Blum says a group of franchisees, working with the brand, routinely examines sandwiches, snacks, beverages and even donut toppings and cream cheese flavors to decide which products should stay and which should go. It’s a necessary exercise, he says, to reduce consumer confusion, operational complexity and supply chain issues.

“When you do a menu analysis, you have to look at a product’s percentage of sales as well as the number of sales use incidents,” says John Gordon, principal of Pacific Management Consulting Group and DDIFO’s restaurant analyst.

Scrubbing under-performing items also creates space for limited time only (LTO) items. Dunkin’ successfully uses limited time offerings to “stay relevant in the marketplace,” according to Branca.

“LTOs are a huge competitive advantage when properly executed. People love trying new things, particularly our younger guests. We have to be mindful not to introduce too many of them at same time or too close in time to one another. That’s where some brands get it wrong,” Branca says.

According to Gordon, the lifecycle of the typical LTO is six to seven weeks in today’s fast changing world of consumer products. “That’s because the marketplace keeps moving.”

Gordon says, in general, sales for a limited time only product will peak on week four, then cool off. Some buck the trend—like the Big N’ Toasted and the Wake Up Wraps, which earned a permanent place on the menu after successful LTO launches.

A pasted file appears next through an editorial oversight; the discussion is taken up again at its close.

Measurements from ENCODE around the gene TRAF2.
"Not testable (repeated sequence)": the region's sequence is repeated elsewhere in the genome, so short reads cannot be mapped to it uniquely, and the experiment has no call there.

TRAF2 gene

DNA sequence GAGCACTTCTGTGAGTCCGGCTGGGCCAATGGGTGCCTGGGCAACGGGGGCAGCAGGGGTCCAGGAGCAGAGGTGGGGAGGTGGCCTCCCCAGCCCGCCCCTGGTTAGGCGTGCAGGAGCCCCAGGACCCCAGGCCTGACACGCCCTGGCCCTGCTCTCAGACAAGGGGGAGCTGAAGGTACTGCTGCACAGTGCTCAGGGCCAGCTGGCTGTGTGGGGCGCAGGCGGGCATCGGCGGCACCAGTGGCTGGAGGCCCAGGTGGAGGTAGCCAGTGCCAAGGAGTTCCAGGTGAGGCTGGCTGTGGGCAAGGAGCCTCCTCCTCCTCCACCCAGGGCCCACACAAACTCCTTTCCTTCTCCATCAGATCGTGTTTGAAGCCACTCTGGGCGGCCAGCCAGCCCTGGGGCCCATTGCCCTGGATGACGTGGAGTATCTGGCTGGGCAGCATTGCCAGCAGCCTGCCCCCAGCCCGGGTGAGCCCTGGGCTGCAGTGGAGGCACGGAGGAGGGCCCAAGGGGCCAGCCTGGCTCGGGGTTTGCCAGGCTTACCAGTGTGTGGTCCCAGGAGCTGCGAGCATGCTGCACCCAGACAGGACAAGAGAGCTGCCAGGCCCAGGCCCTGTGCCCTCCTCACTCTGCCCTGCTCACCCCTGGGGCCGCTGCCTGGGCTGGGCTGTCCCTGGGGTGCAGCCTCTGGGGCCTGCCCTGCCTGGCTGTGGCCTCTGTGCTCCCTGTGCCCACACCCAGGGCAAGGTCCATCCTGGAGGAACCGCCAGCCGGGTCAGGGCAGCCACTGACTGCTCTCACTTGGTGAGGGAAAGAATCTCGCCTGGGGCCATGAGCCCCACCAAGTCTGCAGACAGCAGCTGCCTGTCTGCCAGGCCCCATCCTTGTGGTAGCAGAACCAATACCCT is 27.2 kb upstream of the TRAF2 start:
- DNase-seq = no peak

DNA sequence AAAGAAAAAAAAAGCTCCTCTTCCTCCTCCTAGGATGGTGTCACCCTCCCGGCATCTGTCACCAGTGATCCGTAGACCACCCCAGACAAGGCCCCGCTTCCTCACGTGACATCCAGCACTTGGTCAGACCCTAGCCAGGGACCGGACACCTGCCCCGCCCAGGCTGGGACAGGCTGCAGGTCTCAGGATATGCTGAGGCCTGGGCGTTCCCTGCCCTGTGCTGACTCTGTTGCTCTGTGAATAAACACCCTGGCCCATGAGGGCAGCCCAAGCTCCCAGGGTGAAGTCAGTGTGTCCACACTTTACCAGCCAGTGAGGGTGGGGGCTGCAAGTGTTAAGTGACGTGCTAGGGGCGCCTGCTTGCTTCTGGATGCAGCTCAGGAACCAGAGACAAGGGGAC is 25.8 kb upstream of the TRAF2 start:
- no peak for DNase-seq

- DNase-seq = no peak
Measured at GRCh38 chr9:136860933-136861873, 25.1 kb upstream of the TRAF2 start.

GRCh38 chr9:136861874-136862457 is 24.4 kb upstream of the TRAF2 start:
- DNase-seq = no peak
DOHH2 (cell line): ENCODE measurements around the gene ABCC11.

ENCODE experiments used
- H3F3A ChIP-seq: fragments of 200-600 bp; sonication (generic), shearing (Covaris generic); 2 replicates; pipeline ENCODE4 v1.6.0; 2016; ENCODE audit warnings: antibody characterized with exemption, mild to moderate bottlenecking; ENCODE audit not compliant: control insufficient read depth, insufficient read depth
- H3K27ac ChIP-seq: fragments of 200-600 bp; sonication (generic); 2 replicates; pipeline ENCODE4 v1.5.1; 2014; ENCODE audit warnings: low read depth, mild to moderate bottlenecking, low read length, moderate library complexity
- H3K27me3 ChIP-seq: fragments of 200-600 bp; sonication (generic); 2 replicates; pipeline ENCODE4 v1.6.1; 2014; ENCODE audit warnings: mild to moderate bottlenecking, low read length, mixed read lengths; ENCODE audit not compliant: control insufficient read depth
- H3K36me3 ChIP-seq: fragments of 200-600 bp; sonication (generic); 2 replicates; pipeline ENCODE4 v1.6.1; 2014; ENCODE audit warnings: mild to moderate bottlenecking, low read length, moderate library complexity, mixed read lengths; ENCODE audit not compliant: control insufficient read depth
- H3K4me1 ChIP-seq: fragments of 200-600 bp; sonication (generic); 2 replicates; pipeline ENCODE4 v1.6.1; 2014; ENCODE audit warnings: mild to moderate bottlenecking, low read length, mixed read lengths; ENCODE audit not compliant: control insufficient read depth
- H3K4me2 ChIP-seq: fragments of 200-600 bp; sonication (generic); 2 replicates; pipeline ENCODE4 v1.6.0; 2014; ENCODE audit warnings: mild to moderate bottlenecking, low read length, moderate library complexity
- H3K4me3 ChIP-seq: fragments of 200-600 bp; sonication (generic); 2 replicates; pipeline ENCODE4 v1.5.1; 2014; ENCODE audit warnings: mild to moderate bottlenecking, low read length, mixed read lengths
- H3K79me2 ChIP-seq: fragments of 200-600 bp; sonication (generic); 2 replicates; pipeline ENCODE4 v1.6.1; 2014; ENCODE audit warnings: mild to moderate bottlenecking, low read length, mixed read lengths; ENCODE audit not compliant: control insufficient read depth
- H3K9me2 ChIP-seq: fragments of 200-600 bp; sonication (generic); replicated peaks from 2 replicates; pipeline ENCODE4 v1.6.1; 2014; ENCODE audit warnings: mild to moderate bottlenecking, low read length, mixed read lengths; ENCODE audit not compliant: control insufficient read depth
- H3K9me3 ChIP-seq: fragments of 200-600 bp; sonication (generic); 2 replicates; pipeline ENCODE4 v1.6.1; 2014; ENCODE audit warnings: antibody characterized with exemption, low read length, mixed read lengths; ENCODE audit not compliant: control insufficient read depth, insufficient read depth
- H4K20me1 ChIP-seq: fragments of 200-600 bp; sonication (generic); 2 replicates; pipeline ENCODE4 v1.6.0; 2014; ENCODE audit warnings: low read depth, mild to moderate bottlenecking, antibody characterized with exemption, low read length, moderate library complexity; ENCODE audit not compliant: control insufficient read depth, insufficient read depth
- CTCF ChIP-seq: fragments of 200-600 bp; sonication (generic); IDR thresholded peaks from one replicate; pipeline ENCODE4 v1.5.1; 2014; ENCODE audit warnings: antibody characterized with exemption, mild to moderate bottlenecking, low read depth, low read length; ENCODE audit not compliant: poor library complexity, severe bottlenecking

But, earning permanent status is not the primary goal of an LTO item, as Dunkin’ CFO Paul Carbone explained in a 2013 interview with QSR Magazine. “The importance of the LTO is that it’s given me permission to talk to the consumer, more so than the actual dollars the item gives us.”

Gordon agrees, menu choices matter. “New product development is a best practice for franchisors and Dunkin’ does a good job of testing new products and using data to drive decisions,” and he says Dunkin’ understands consumer trends so they can answer the question: “Who is the audience and what do they want? Is it an initial purchase or is it an add-on transaction?”

In general, those decisions match what Dunkin’ customers want and expect from the brand, unlike Starbucks which has expanded its evening menu to feature, among other things, truffle macaroni and cheese and white wine.

“We are trying to deliver to guests what they want, when they want it. We feel we can be an effective competitor in all day parts where our guests are looking for us,” says Branca.

In the delicate game of menu balance there are always going to be winners. For every Big N’ Toasted, there’s also a serving of McDonald’s Mighty Wings. Typically, it’s the customer who decides and sometimes they make the choices very simple. Other times, brands have to wrestle with the decisions.

“If it was easy to manage the choices and the speed, every other brand would be able to do it well. That’s clearly not the case,” Branca says.